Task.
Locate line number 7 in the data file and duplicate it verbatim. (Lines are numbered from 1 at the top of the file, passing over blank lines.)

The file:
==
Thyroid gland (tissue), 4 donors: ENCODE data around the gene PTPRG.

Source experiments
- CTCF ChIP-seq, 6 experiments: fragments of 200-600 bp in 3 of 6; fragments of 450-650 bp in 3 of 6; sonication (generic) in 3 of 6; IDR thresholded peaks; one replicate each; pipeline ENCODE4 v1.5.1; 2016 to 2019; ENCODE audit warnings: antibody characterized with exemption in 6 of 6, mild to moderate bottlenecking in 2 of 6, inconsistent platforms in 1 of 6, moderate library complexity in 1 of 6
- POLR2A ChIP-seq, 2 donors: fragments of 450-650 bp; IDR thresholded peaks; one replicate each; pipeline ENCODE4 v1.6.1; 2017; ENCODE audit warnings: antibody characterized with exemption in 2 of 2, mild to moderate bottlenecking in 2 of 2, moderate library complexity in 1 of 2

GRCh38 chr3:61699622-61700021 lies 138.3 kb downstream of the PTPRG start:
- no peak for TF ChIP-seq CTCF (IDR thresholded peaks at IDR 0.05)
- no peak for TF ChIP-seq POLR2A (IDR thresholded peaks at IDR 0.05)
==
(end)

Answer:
- no peak for TF ChIP-seq POLR2A (IDR thresholded peaks at IDR 0.05)